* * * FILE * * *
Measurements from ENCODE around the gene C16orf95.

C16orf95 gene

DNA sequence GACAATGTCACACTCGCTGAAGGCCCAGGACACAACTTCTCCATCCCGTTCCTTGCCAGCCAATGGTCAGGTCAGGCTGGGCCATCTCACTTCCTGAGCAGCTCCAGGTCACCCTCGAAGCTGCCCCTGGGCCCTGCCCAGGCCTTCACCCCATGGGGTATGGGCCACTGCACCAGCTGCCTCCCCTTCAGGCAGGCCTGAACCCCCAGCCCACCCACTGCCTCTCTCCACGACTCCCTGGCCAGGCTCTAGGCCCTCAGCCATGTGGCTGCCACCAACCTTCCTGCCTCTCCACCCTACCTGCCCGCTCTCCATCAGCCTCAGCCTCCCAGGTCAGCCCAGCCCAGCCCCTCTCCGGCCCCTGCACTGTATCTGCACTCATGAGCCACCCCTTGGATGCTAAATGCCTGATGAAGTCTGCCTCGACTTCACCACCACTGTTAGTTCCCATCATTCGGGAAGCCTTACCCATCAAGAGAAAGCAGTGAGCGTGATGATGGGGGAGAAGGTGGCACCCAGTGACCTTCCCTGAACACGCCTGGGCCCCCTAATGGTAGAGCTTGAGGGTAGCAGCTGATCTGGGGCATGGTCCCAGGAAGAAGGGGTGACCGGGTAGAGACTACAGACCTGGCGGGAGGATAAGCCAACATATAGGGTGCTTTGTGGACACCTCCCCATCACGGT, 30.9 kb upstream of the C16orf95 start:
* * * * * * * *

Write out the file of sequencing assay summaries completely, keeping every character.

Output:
Measurements from ENCODE around the gene C16orf95.

C16orf95 gene

DNA sequence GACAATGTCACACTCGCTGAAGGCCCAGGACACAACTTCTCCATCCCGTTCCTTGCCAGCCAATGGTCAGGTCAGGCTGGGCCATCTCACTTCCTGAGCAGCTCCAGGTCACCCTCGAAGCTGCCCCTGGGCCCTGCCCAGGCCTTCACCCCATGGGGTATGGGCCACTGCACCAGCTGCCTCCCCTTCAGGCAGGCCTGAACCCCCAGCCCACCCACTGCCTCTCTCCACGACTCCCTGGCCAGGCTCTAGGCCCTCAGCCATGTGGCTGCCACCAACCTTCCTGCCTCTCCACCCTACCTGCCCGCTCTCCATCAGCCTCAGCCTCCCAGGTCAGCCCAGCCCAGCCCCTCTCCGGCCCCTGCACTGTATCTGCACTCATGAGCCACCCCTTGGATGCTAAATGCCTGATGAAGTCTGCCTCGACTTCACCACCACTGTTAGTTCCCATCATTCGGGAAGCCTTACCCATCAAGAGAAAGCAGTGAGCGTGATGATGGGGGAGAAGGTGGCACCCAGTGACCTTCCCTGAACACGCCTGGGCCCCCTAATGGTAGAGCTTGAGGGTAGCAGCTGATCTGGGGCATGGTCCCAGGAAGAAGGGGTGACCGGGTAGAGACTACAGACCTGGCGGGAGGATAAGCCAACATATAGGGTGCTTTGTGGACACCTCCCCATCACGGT, 30.9 kb upstream of the C16orf95 start: